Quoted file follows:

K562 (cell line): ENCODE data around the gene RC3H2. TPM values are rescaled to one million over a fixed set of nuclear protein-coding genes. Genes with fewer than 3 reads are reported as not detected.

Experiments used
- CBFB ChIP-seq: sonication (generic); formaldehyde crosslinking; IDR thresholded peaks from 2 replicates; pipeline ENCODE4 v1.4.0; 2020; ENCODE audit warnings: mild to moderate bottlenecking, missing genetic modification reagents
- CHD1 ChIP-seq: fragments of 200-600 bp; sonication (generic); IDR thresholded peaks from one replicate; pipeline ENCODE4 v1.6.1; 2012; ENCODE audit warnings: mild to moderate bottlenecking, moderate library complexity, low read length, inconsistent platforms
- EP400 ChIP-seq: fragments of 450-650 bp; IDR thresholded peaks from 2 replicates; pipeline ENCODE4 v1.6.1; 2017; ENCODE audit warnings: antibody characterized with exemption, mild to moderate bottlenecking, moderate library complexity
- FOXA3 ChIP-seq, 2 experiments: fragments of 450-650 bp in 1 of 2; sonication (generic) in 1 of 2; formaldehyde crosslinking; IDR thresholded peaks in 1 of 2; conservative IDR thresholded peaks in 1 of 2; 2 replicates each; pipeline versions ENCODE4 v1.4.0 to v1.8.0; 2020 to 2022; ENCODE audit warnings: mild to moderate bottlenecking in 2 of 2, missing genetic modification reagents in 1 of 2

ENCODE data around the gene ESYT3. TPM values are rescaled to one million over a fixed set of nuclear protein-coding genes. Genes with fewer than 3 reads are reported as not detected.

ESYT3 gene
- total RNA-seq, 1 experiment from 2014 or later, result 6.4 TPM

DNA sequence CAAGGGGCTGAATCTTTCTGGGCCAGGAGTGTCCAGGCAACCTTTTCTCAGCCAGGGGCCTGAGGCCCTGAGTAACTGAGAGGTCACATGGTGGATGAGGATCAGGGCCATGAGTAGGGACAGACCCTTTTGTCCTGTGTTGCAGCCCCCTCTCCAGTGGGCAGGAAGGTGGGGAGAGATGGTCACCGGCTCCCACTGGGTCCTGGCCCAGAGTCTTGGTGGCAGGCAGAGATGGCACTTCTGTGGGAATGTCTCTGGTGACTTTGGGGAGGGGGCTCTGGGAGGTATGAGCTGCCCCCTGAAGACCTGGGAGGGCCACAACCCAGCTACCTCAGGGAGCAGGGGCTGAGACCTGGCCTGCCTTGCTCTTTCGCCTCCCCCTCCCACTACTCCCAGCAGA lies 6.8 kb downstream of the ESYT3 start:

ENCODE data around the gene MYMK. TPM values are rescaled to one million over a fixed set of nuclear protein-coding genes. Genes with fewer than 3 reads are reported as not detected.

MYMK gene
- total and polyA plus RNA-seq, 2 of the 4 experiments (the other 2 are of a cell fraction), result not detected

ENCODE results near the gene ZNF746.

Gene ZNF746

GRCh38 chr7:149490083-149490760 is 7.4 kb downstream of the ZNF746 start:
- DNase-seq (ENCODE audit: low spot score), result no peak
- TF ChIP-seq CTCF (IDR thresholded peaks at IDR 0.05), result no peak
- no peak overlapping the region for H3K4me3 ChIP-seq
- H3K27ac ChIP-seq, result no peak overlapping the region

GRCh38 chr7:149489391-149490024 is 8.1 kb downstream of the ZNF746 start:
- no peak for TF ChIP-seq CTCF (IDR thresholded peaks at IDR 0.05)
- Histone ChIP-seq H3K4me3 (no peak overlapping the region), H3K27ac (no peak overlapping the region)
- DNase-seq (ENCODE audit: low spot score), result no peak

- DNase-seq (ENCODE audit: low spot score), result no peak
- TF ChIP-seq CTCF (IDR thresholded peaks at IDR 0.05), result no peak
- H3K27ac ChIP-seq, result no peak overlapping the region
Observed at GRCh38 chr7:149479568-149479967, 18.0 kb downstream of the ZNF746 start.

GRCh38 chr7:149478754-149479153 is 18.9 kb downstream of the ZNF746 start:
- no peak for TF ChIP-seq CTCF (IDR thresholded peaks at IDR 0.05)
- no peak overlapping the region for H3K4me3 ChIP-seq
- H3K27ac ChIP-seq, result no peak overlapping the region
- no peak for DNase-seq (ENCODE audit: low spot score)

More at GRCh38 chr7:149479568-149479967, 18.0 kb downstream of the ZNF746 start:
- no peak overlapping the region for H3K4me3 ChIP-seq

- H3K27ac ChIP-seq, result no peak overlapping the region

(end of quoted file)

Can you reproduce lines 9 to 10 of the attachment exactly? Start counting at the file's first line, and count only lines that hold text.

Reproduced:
- total RNA-seq, 1 experiment from 2014 or later, result 6.4 TPM

DNA sequence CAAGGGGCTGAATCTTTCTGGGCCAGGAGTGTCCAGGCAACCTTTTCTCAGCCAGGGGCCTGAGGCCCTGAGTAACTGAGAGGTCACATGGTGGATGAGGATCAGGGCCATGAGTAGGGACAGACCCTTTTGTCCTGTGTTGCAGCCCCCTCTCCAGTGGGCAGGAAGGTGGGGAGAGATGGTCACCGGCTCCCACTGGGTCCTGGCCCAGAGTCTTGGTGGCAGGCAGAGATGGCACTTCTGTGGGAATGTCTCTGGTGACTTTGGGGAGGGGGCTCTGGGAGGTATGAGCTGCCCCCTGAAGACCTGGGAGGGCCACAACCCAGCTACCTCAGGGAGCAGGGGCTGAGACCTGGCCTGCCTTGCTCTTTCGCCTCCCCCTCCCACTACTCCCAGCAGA lies 6.8 kb downstream of the ESYT3 start: